Neuroplasticity is the ability of the brain to change throughout life. This means that your brain can physically and functionally change itself based on what you do or experience.
Why do we have it and how does it work?
Neuroplasticity is the brain's ability to rewire itself in response to experience, changing not only its structure but also its function.
What is Neuroplasticity? Neuroplasticity is basically the power of the brain to change over time. Scientists have known for quite some time that the brain can indeed grow new neurons. In addition, a severely damaged brain can also enhance the communication within one brain cell and another. This is what's called neuroplasticity.
How does neuroplasticity affect brain health? It can impact almost every area of the brain from cognitive function to physical health to mood regulation. In fact, many diseases and disorders have been linked to neuroplastic changes in the brain. Therefore, if you suffer from any of these diseases or disorders, it would be beneficial to treat them with natural supplements. These naturally formulated supplements work with the body's own processes and hormones to help restore optimal brain health.
Neurotransmitters: Neurotransmitters are chemical messengers that travel from one part of the brain to another. There are many different neurotransmitters that pass information from the nerve endings in the body to the brain. Neurotransmitters come in different forms such as epinephrine, norepinephrine, serotonin, dopamine, and GABA. The estrogen and progesterone that we produce naturally control the levels of these hormones throughout our bodies.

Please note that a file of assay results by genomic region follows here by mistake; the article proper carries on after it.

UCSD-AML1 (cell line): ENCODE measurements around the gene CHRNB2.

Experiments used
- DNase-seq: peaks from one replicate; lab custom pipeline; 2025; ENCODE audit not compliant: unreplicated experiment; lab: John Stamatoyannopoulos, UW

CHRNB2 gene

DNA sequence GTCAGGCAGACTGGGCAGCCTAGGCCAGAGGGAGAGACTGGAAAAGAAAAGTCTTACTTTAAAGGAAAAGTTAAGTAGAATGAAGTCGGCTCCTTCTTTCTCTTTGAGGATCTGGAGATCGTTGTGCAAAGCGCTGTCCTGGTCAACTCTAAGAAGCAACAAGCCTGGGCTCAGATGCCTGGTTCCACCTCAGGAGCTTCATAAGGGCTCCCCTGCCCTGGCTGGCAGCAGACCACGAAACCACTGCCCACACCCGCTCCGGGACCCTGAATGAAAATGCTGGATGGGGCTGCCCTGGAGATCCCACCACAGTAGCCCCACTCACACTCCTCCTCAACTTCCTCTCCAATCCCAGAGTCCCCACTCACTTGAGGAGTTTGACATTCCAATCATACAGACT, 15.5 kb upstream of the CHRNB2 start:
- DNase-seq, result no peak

Estrogen: Women produce estrogen when they are in their childbearing years and menopause. However, in some people, estrogen production decreases after menopause. This decrease is one of the reasons that some women find that they have more mood swings and depression than others. For this reason, many researchers have been investigating what is neuroplasticity and how estrogen may play a role in protecting the brain against dementia.
Thyroid Hormones: One of the major hormones that affect brain function is the thyroid hormone. The thyroid gland produces both thyroxine and estradiol, which are both important hormones that control brain function. When these hormones are not produced properly, the brain cells can become overactive or oversecrete, causing many side effects including memory loss, decreased mental abilities, and brain shrinkage. In addition, high levels of cortisol have been found in those who suffer from depression and memory loss. One study found that high levels of cortisol were related to poor spatial skills in children, which is likely related to poor thyroid hormone functions.
Testosterone: Men produce testosterone when they are in puberty. Production of testosterone declines after menopause, which is when estrogen levels in the body begin to drop. In addition, there is a decline in the amount of DHEA, which is an estrogen metabolite. With these two hormones, the brain becomes more plastic and is better able to adapt to disease and environment. This allows the brain to maintain and improve its spatial memory function even after menopause and after hypogonadism is treated.